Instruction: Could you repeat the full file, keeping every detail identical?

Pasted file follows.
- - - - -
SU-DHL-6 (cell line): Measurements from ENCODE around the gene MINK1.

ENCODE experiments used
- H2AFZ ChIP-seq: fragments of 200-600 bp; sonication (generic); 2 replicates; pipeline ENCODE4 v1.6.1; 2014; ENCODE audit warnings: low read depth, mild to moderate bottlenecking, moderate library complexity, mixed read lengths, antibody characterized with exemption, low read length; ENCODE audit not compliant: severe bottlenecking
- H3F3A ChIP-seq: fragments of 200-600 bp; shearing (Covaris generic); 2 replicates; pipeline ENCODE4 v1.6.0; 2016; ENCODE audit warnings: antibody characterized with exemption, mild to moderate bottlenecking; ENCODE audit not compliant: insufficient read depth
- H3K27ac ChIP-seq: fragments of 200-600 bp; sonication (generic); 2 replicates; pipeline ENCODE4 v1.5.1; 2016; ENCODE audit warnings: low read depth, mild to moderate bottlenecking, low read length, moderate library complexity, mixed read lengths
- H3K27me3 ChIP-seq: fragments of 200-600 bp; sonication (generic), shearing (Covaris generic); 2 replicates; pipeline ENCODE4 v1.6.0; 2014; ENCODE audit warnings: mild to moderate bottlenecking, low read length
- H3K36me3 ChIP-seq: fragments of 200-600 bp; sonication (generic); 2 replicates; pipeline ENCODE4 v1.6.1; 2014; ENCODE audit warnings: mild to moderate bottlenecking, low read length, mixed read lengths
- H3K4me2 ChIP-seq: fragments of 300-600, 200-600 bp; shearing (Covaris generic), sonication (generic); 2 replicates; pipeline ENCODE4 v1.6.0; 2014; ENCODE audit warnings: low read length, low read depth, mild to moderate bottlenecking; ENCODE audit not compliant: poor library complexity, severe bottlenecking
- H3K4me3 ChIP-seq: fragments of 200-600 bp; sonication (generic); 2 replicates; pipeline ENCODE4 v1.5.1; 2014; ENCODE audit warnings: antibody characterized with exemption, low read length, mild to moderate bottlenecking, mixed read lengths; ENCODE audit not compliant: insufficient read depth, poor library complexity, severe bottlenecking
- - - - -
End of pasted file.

SU-DHL-6 (cell line): Measurements from ENCODE around the gene MINK1.

ENCODE experiments used
- H2AFZ ChIP-seq: fragments of 200-600 bp; sonication (generic); 2 replicates; pipeline ENCODE4 v1.6.1; 2014; ENCODE audit warnings: low read depth, mild to moderate bottlenecking, moderate library complexity, mixed read lengths, antibody characterized with exemption, low read length; ENCODE audit not compliant: severe bottlenecking
- H3F3A ChIP-seq: fragments of 200-600 bp; shearing (Covaris generic); 2 replicates; pipeline ENCODE4 v1.6.0; 2016; ENCODE audit warnings: antibody characterized with exemption, mild to moderate bottlenecking; ENCODE audit not compliant: insufficient read depth
- H3K27ac ChIP-seq: fragments of 200-600 bp; sonication (generic); 2 replicates; pipeline ENCODE4 v1.5.1; 2016; ENCODE audit warnings: low read depth, mild to moderate bottlenecking, low read length, moderate library complexity, mixed read lengths
- H3K27me3 ChIP-seq: fragments of 200-600 bp; sonication (generic), shearing (Covaris generic); 2 replicates; pipeline ENCODE4 v1.6.0; 2014; ENCODE audit warnings: mild to moderate bottlenecking, low read length
- H3K36me3 ChIP-seq: fragments of 200-600 bp; sonication (generic); 2 replicates; pipeline ENCODE4 v1.6.1; 2014; ENCODE audit warnings: mild to moderate bottlenecking, low read length, mixed read lengths
- H3K4me2 ChIP-seq: fragments of 300-600, 200-600 bp; shearing (Covaris generic), sonication (generic); 2 replicates; pipeline ENCODE4 v1.6.0; 2014; ENCODE audit warnings: low read length, low read depth, mild to moderate bottlenecking; ENCODE audit not compliant: poor library complexity, severe bottlenecking
- H3K4me3 ChIP-seq: fragments of 200-600 bp; sonication (generic); 2 replicates; pipeline ENCODE4 v1.5.1; 2014; ENCODE audit warnings: antibody characterized with exemption, low read length, mild to moderate bottlenecking, mixed read lengths; ENCODE audit not compliant: insufficient read depth, poor library complexity, severe bottlenecking